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Viola Spolin's Theater Games for the Classroom

Updated: Aug 31, 2020

At the start of each workshop series, I grab my frayed copy of Viola Spolin's seminal "how-to handbook" - the foundation on which all else will build.

While not written specifically for teaching actors with special needs, this book is a must have for anyone engaging people with autism in theater work.

"Play is democratic! Anyone can play!"

Spolin's exercises are easily accessible to both teachers and student but have implications that extend beyond the theater workshop, fostering collaboration, eye contact, joint attention and imagination as actors work together to transform objects and create environments.

autism actors play viola spolins theater games
Make the Invisible, Visible. What shape it it? How heavy? Feel the weight with your whole body!

Spolin groups games in chapters including:


Space Walks

Transformation Games

Sensory Games

to name a few. The games are explained in an easy, "recipe-like fashion" with "Description and Notes" in the left column and suggested "Side coaching" tips and Evaluation in the right column.

Make the object real! Share with the audience! Will the bird fly away?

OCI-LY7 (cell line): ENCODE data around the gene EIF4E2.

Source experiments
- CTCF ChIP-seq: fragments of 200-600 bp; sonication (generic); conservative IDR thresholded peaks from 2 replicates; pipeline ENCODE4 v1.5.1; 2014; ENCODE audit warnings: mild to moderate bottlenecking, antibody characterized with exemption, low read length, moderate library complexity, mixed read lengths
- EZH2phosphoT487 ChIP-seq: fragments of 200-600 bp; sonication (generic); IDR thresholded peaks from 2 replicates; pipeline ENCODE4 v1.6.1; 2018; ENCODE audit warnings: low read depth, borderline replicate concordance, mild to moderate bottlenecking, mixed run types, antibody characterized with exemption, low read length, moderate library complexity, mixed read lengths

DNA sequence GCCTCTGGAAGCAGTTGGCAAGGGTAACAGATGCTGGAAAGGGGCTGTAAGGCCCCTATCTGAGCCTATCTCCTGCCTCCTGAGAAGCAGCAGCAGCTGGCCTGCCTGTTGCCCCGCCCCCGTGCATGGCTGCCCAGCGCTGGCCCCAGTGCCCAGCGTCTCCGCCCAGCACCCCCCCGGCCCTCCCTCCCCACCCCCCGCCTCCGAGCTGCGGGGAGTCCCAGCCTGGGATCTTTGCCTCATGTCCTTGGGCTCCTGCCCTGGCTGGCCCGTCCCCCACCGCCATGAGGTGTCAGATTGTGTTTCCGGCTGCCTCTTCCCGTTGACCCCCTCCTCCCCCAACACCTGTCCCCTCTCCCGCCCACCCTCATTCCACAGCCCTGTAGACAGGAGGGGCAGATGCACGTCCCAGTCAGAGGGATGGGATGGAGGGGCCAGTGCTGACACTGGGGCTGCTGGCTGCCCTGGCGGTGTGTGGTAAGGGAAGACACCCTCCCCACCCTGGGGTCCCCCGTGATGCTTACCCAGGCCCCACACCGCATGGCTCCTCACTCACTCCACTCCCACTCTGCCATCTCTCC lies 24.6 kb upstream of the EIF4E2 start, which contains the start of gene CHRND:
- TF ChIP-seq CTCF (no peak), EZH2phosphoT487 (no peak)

The development of "space objects" for instance, is not just a fun exercise that develops imagination, focus and joint attention. Space objects are a prerequisite skill for any future improvisation work where agreement must be spontaneous and objects must be created in the moment. Space objects are also used in many circle warm-up games involving object transformation.

Spolin's theater games have 3 essential parts: focus, sidecoaching and evaluation.

  1. Focus is the problem presented and the attention to achieve the goal with partners.

  2. The term "side coaching" refers to what the teacher does, calling out comments to keep players focused. Side coaching has similarities to the "prompting, fading, shaping" method typically used to teach a wide range of skills to people on the spectrum (ranging from one-step motor imitation to verbal behavior to social skills). Spolin gives suggested sidecoaching remarks in boldface on the right hand side of the page to get us started.

  3. Evaluation! This part is often given short shrift due to time limitations and difficulty but it is so important. For Spolin, evaluation is not a critical or judgemental evaluation but has to do with the focus: was the goal achieved? Teaching people on the spectrum how to look at work and make informed judgements is a skill that takes "prompting, fading and shaping!" but think of the benefits of this beyond the theater workshop!

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